How to install Minikube on Ubuntu 22.04

Minikube is a tool that makes it easy to run Kubernetes locally. Minikube runs a single-node Kubernetes cluster inside a VM on your local machine. Kubernetes quickly set up a local Kubernetes cluster on Linux, Windows, and macOS.

It is always advisable before diving into Kubernetes, you will need a minimal Kubernetes setup. Such a setup should spin up fast and integrate well with other tools.

In his tutorial, we are going to learn how to install Minikube on Ubuntu 22.04. I am going to use Docker as a containerization platform. You can either VirtualBox, Podman, KVM, etc.

Minikube is the best fit because of the following:

  • It runs on Windows, Linux, and macOS.
  • It supports the latest Kubernetes release
  • It supports multiple container runtimes i.e Containerd, KVM, Docker, Podman, etc
  • It has supports for advanced features such as Load balancing, Featuregates, and filesystems mounts.
  • It has support for Addons. Addons is a marketplace for developers to share configurations for running services on Minikube.
  • It supports CI environments

Prerequisites

To run Kubernetes effectively you need to allocate the following to Minikube on your system.

  • 2 CPUs or more
  • 2 GB of memory
  • 20 GB or more of free disk space
  • Reliable internet connections.
  • Container or virtual machine manager such as Docker, KVM, Podman, Virtual Box etc.

Related Articles

Install Minikube on Ubuntu 22.04

1. Update system repositories

The first thing we need to do is to update our system repositories in order to make them up to date. Run the following command on your terminal to update our system.

$ sudo apt update && apt upgrade -y

2. Install Docker on Ubuntu 20.04

As I said from the beginning, we are going to use Docker. Check this article on How to install Docker-CE on Ubuntu 22.04

You can install Docker using the following command on your terminal.

$ sudo apt install docker.io

You need to enable and start docker so that it will start every time you boot your system.

# Enable docker
$ sudo systemctl enable docker
# Start docker
$sudo systemctl start docker 
# Check docker status
$ sudo systemctl status docker  
# Docker Status 
● docker.service - Docker Application Container Engine
     Loaded: loaded (/lib/systemd/system/docker.service; enabled; vendor preset: enabled)
     Active: active (running) since Sun 2022-01-23 15:32:26 UTC; 5min ago
TriggeredBy: ● docker.socket
       Docs: https://docs.docker.com
   Main PID: 8858 (dockerd)
      Tasks: 10
     Memory: 41.8M
     CGroup: /system.slice/docker.service
             └─8858 /usr/bin/dockerd -H fd:// --containerd=/run/containerd/containerd.sock

Once Docker is installed, we need to add a user into our system because Docker runs in rootless mode.

Add a user to Docker with the following command.

# add user and add to docker group
$ sudo usermod -aG docker $USER && newgrp docker

When Docker installation is complete then it’s time to install Minikube.

3. Install Minikube on Ubuntu 20.04

In order to install the latest version release of Minikube, we are going to download it using the curl command.

$ curl -LO https://storage.googleapis.com/minikube/releases/latest/minikube_latest_amd64.deb
sudo dpkg -i minikube_latest_amd64.deb

4. Start Minikube

To start using Minikube we need to start it first with the following command:

$ minikube start

You will see the following output

# output
😄  minikube v1.25.2 on Ubuntu 22.04
✨  Automatically selected the docker driver. Other choices: none, ssh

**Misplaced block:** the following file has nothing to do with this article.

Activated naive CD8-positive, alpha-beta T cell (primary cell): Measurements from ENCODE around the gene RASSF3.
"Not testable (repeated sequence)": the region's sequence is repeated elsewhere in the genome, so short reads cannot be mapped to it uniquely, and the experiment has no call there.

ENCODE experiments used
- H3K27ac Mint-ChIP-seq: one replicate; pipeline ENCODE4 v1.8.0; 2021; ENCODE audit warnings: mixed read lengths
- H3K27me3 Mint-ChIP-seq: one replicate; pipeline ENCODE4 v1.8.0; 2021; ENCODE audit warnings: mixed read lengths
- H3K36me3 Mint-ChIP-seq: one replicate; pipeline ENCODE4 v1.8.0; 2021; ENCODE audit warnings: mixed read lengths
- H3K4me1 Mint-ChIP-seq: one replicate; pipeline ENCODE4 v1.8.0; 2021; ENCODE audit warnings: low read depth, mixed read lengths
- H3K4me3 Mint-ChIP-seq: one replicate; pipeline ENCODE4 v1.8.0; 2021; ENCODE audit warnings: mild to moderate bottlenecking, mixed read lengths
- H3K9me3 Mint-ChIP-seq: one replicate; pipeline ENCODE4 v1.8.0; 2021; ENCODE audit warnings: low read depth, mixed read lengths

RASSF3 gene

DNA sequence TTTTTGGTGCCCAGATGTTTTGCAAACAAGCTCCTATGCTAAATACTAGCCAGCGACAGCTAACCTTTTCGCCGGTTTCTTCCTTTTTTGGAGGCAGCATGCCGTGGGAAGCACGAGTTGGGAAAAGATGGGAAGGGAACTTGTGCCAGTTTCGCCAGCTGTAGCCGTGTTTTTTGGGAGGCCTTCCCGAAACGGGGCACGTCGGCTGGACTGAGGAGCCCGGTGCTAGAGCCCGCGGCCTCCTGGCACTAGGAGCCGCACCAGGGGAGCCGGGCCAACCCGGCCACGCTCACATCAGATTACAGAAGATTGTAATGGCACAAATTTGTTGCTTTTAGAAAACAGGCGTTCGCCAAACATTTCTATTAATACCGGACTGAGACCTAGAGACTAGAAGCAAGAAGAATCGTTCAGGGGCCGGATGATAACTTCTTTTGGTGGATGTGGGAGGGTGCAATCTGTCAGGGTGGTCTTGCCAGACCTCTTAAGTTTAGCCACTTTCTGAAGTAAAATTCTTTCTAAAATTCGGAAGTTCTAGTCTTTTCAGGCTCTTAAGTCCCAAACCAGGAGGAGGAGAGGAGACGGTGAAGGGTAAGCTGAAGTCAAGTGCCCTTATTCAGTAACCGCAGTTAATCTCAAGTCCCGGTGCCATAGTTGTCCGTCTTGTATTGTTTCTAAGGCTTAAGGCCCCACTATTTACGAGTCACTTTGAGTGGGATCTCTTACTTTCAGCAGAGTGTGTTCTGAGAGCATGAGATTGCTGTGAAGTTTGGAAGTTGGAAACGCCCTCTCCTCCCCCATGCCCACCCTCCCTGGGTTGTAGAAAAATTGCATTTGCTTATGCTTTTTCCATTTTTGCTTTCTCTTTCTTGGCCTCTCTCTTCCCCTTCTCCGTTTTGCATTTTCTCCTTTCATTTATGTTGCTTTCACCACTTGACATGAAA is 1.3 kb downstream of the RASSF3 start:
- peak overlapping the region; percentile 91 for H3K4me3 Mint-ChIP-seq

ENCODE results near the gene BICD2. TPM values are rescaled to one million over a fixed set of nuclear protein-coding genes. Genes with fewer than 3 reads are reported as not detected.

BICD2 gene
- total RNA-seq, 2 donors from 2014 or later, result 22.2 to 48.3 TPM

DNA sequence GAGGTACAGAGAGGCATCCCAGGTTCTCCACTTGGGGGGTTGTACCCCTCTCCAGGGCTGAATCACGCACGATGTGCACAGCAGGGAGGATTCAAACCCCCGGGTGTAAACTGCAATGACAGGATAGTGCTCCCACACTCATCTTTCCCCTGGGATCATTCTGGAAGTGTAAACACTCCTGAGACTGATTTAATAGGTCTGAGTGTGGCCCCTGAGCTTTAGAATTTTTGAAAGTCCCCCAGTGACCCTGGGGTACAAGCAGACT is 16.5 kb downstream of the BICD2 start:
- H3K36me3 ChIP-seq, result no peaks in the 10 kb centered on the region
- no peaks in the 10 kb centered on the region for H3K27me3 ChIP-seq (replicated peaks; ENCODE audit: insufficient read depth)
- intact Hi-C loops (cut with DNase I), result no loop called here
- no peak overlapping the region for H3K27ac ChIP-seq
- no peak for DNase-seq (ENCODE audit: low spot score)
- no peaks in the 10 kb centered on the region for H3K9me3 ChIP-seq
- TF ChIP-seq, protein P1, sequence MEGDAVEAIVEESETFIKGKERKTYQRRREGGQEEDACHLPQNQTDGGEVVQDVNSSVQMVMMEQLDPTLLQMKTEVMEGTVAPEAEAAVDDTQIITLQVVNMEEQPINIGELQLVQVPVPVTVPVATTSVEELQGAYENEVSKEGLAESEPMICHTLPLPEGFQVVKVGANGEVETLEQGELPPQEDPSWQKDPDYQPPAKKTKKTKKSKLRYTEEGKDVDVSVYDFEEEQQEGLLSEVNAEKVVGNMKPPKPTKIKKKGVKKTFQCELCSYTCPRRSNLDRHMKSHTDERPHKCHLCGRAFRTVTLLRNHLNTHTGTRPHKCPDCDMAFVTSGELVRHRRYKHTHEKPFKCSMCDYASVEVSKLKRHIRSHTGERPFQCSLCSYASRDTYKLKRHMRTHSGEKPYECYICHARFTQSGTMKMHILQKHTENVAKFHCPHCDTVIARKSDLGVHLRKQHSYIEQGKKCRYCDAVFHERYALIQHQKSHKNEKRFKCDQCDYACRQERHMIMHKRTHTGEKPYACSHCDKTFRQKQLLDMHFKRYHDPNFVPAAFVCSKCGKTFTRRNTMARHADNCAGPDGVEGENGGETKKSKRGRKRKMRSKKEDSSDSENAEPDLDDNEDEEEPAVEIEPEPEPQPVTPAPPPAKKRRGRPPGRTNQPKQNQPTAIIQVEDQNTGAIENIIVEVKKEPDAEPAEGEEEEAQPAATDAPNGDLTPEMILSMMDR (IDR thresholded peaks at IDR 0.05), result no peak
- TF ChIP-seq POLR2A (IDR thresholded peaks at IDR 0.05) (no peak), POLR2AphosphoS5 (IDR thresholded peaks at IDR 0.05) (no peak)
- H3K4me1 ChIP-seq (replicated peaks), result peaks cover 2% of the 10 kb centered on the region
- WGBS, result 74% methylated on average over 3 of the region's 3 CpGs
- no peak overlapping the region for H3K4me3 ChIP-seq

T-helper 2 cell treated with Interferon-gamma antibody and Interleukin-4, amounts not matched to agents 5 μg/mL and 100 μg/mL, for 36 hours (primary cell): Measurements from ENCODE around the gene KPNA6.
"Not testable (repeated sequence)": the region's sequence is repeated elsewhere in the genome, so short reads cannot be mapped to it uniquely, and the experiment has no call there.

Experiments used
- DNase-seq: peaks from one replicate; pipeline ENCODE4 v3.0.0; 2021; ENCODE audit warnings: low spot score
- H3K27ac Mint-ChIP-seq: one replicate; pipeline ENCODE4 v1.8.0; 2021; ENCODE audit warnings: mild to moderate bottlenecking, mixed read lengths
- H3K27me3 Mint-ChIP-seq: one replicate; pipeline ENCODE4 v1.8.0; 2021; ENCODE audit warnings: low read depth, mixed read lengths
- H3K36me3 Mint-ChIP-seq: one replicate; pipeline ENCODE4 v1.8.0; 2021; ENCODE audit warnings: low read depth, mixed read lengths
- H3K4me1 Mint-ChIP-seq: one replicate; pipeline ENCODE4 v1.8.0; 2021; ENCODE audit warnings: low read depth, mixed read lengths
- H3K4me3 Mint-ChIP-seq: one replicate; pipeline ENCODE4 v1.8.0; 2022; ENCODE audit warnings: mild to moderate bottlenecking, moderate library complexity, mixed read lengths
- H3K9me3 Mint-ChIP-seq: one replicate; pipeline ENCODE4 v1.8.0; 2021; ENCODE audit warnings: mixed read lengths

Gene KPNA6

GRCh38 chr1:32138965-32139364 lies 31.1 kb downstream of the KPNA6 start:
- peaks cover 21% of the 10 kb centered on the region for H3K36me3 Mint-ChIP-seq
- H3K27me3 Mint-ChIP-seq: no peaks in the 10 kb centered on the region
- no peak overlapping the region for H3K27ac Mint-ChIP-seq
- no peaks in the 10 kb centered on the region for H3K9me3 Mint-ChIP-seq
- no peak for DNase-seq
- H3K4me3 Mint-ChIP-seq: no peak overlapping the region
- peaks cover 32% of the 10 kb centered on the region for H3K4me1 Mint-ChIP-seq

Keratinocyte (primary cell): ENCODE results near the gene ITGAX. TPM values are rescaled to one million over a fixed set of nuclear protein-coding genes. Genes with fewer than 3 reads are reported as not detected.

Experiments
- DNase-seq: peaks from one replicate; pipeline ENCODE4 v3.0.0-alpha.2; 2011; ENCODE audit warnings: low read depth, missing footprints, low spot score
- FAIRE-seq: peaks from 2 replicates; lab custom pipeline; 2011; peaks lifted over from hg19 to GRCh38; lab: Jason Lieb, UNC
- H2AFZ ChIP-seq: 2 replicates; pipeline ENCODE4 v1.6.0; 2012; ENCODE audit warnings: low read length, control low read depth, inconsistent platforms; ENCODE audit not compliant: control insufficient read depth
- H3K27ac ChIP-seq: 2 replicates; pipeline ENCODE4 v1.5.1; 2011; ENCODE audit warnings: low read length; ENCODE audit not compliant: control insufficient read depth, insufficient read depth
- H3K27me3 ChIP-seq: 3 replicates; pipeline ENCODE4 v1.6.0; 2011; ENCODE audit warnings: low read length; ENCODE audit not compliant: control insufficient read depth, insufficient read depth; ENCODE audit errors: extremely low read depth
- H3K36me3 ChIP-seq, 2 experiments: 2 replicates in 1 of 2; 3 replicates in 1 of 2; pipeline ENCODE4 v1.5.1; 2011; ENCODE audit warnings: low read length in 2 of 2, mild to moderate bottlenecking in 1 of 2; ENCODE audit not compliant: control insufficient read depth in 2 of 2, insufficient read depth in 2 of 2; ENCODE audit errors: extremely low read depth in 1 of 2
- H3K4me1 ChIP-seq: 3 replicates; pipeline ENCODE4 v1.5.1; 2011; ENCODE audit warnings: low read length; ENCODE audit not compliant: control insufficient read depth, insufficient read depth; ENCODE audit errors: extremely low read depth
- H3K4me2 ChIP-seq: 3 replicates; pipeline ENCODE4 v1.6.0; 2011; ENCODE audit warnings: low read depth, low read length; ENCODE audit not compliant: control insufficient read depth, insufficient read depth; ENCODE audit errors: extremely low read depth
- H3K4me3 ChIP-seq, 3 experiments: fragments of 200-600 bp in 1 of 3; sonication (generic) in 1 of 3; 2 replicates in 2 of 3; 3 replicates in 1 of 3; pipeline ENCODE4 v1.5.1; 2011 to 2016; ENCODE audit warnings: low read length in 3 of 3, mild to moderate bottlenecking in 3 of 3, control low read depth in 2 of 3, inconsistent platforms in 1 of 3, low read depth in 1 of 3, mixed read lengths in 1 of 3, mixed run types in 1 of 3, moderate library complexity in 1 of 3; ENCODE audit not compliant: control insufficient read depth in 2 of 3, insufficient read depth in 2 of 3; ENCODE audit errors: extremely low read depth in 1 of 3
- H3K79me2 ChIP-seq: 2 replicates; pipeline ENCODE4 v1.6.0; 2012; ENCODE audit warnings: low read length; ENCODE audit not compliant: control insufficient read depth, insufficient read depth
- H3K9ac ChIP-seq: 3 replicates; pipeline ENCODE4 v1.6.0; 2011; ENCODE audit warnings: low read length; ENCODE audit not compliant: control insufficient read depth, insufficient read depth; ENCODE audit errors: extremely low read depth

👍  Starting control plane node minikube in cluster minikube
🚜  Pulling base image ...
💾  Downloading Kubernetes v1.23.3 preload ...
    > preloaded-images-k8s-v17-v1...: 505.68 MiB / 505.68 MiB  100.00% 1.20 MiB
    > gcr.io/k8s-minikube/kicbase: 379.06 MiB / 379.06 MiB  100.00% 911.18 KiB 
🔥  Creating docker container (CPUs=2, Memory=2200MB) ...
🐳  Preparing Kubernetes v1.23.3 on Docker 20.10.12 ...
    ▪ kubelet.housekeeping-interval=5m
    ▪ Generating certificates and keys ...
    ▪ Booting up control plane ...
    ▪ Configuring RBAC rules ...
🔎  Verifying Kubernetes components...
    ▪ Using image gcr.io/k8s-minikube/storage-provisioner:v5
🌟  Enabled addons: storage-provisioner, default-storageclass
💡  kubectl not found. If you need it, try: 'minikube kubectl -- get pods -A'
🏄  Done! kubectl is now configured to use "minikube" cluster and "default" namespace by default

We can check minikube version with the following command:

$ minikube version
minikube version: v1.25.2
commit: 362d5fdc0a3dbee389b3d3f1034e8023e72bd3a7

5. Install Kubectl on Ubuntu 20.04

Let’s install kubectl using binary install. We are going to use the curl command.

$ curl -LO "https://dl.k8s.io/release/$(curl -L -s https://dl.k8s.io/release/stable.txt)/bin/linux/amd64/kubectl"

Download the following checksum to validate our install

$ curl -LO "https://dl.k8s.io/$(curl -L -s https://dl.k8s.io/release/stable.txt)/bin/linux/amd64/kubectl.sha256"

Then when installation is complete validate with the following command.

$ echo "$(<kubectl.sha256)  kubectl" | sha256sum --check

If valid you will get kubectl ok as the output.

Install Kubectl

$ sudo install -o root -g root -m 0755 kubectl /usr/local/bin/kubectl

If you ls you will notice that kubectl changes color meaning it’s now executable.

Check if t=Kubectl is installed properly.

$ kubectl version --short 
Flag --short has been deprecated, and will be removed in the future. The --short output will become the default.
Client Version: v1.24.1
Kustomize Version: v4.5.4
Server Version: v1.23.3

Check kubectl cluster information with the following command;

$ kubectl cluster-info

If its working correctly then we will see a URL being shown

# output
Kubernetes control plane is running at https://192.168.49.2:8443
CoreDNS is running at https://192.168.49.2:8443/api/v1/namespaces/kube-system/services/kube-dns:dns/proxy